La MaMa Blogs: 2019

Tuesday, May 21, 2019

6 Questions: Sin Cha Hong

Performer/Choreographer Sin Cha Hong took time out from preparing for her show MIRROR to answer our 6 Questions about her new show, Ellen Stewart and working at La MaMa.  MIRROR opens this Saturday, Mary 25th for two performances only at The Ellen Stewart Theatre.




La MaMa presents

Sin Cha Hong | Mirror

Choreographed, Directed & Performed by Sin Cha Hong

Part of the 2019 La MaMa Moves! Dance Festival

Saturday May 25 at 7pm and Sunday May 26 at 3pm 

Ellen Stewart Theatre
66 East 4th Street (2nd Floor)
New York, NY 10003

Tickets: Adults: $25; Student/Senior: $20  

For Tickets and Info: CLICK HERE

Monday, May 20, 2019

Linda LaBeija Interviews the La MaMa Squirts Curators


Each year, La MaMa’s Squirts gathers the most exciting voices from New York City’s queer performance world, across the generations. This year, three trans women artists with deep community roots will each craft a night of the festival, marking the 50th anniversary of the Stonewall uprising.

Linda LaBeija of the House of LaBeija interviewed our three curators -- Cecilia Gentili, Charlene Incarnate and Mizz June -- about their artistic visions and the larger place of trans narratives in the cultural landscape.


Friday, May 31 at 7PM
Curated by Cecilia Gentili


Featuring: 
Julia Rose, Ash RT Yergens, Auset Bennu aka AB, Linda Labeija

Argentinian-American activist and actress Cecilia Gentili kicks things off with an evening of performance and storytelling by trans artists. Gentili learned about Stonewall under the Argentinian dictatorship of the 70s and 80s, and her curation is inspired by what she learned from U.S. LGBT culture during repressive times. 


Saturday, June 1 at 7PM
Curated by Mizz June


Featuring: 
Mizz June, Princess Sasha Fierce, and The Violence. 
Hosted by drag ally Banjela Davis, with a presentation by FIERCE! NYC and very special guest Miss Major Griffin-Gracy

Mizz June presents a night of hip-hop, R&B, punk rock, and PRIDE from established and up-and-coming trans women of color artists. Tonight, it's FEMMES FIRST. 


Sunday, June 2 at 7PM
Curated by Charlene Incarnate




Featuring: 

Remy Black, Image Object, Lucia Honey, and more

Charlene Incarnate curates an all-transgender and non-binary showtunes review. Timeless Broadway material from fraught moments in American history will be reinvigorated by the trans bodies performing today, under a neo-fascist regime in America. As an intergenerational link between queers and dreamers in NYC, musicals help our communities see where we’ve been and where we’re going. 


--


La MaMa presents


La MaMa's Squirts: 
Generations of Queer Performance


May 31 - June 2, 2019 

The Ellen Stewart Theatre @ La MaMa
66 East 4th Street
(between Bowery and Second Avenue)
New York, NY 10003

FREE ADMISSION
For Reservations and Info: CLICK HERE

Friday, May 17, 2019

6 Questions: Kailah King in The Floor is Lava



Actress Kailah King performs in The Floor is Lava, currently playing in The Downstairs at La MaMa through May 19, 2019. Kailah took time out from the production to answer our 6 Questions about the play, millennials and working at La MaMa.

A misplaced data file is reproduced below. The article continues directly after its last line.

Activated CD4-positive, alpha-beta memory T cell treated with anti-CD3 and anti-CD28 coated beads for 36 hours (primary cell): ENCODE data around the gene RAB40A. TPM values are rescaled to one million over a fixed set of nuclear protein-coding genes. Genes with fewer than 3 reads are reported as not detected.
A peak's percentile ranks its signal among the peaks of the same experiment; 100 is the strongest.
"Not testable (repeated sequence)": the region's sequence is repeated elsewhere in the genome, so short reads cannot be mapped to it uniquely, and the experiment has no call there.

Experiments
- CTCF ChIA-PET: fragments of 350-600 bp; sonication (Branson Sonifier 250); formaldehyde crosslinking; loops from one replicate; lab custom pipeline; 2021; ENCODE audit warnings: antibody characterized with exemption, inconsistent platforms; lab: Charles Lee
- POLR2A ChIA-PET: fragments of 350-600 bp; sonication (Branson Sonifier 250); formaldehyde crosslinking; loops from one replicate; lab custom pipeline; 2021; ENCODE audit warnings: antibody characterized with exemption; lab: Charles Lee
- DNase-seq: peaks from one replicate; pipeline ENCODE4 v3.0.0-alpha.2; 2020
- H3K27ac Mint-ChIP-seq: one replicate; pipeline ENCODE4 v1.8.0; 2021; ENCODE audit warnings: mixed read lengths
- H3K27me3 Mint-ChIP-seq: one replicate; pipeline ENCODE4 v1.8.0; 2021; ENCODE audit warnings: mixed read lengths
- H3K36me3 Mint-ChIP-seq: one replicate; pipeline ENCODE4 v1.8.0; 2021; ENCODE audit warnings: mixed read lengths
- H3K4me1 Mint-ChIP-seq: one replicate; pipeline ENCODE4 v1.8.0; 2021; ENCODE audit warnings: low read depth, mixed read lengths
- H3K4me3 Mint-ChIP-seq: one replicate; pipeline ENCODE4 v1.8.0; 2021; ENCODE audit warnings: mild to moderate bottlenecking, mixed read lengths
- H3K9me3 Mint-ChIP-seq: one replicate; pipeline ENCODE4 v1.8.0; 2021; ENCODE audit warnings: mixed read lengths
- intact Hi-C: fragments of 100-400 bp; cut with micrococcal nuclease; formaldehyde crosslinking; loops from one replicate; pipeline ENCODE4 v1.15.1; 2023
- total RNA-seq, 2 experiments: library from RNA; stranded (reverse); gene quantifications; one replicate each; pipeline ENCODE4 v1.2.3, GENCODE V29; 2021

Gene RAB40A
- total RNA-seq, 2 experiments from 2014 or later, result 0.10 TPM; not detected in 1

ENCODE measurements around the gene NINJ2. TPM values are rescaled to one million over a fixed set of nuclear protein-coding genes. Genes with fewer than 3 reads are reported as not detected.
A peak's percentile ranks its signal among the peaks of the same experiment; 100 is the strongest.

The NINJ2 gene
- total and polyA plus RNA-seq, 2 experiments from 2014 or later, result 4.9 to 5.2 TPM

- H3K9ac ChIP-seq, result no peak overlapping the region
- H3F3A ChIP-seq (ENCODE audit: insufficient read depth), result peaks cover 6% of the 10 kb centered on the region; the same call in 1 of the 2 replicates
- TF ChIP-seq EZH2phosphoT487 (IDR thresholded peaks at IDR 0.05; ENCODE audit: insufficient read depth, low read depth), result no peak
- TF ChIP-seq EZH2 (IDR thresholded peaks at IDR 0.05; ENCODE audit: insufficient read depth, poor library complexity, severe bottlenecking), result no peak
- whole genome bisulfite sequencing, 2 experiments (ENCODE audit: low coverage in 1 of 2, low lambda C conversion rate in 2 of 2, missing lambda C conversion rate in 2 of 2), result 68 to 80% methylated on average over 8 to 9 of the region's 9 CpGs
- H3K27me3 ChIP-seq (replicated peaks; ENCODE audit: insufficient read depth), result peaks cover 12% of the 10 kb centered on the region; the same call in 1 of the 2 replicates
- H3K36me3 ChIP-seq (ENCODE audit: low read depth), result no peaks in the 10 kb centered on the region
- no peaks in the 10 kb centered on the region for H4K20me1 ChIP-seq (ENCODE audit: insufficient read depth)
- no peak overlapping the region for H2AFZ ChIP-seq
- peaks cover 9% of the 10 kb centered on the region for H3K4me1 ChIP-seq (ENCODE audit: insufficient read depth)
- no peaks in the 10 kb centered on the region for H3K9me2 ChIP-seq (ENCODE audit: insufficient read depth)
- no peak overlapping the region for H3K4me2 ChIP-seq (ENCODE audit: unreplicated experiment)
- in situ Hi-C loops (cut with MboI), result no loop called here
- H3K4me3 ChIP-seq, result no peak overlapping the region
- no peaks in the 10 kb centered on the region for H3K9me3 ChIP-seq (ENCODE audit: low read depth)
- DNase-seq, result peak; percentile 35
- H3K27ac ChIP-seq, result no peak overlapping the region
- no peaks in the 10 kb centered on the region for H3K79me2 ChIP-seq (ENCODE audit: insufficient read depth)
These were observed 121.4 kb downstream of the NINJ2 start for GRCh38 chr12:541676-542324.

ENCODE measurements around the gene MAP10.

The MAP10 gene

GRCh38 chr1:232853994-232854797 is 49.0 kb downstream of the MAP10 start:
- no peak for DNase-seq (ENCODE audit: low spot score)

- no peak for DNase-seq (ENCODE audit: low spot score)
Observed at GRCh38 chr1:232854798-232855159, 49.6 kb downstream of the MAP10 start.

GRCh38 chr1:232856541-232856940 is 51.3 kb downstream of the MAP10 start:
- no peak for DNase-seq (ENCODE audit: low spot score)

1) Who do you play in The Floor is Lava?

My name is Kailah S King and I play Kat in The Floor is Lava, and she is the sole female of the group.

2) What does it mean to be a millennial?

What it means to be a millennial is that we were born between 1980's to the mid 90's. We grew up with huge advancements in technology. We witnessed desktop computers, beepers and dial-up internet and saw the transition into cell phones and tablets and the rise of social media. Millennials understand technology in a way that Baby Boomers and Gen Z's don't. Milennials have definitely shaped the culture we live in now in a tremendous way. 

3) Do you think social media is good?

I think the intention behind social media is good. Social media allows us to connect with the outside world in a way we weren't 50 years ago. Platforms like Twitter and Instagram allow me to share my thoughts or ideas with someone on the other side of the world, or even someone from my past who I thought I'd never find again and receive a response immediately, whereas in the past, we'd have to send a letter in the mail and wait. In recent years, social media has taken a life of its own and now people shape who they want to be by what they see on social media, whether it be through fashion, political stances, culture or music.
 
4) What would be your hugely successful app?

My hugely successful app would be able to determine which movie or television show you are looking for and the actor/character that said it, only by a quote or a phrase. --- (a la Shazam) You know when the name of the movie or a show is on the tip of your tongue, and you can't for the life of you remember what it was, but that quote is burned into your brain, my app will take an algorithm of all the words used in the phrase and narrow down which Movie you are looking for.

5) What do you think your high school superlative would be today?

My high school superlative would be 'Most Adaptable' or 'Best Smile'... I didn't wear those braces for all those years for nothing lol

6) What does working at La MaMa mean to you?

Working at La Mama means a great deal to me. Learning about the history of La Mama and their founder Ellen Stewart, I was moved by her ability to create this ongoing community of artists. She explored new ideas, and encouraged new ways of behavior, and allowed people the freedom of expression in a world that liked to shy away from the harsh reality. Being here in this space, I can feel my soul growing. 

_____





La MaMa presents

THE FLOOR 
IS LAVA

written by Alex Riad
directed by Glory Kadigan


May 09 - May 19, 2019 

Thursday - Saturday at 8pm; Sunday at 5pm

The Downstairs @ La MaMa
66 East 4th Street
(between Bowery and Second Avenue)
New York, NY 10003

Tickets: $25 Adults; $20 Students/Seniors

For Tickets and Info: CLICK HERE



Tuesday, May 14, 2019

6 Questions: Playwright Alex Riad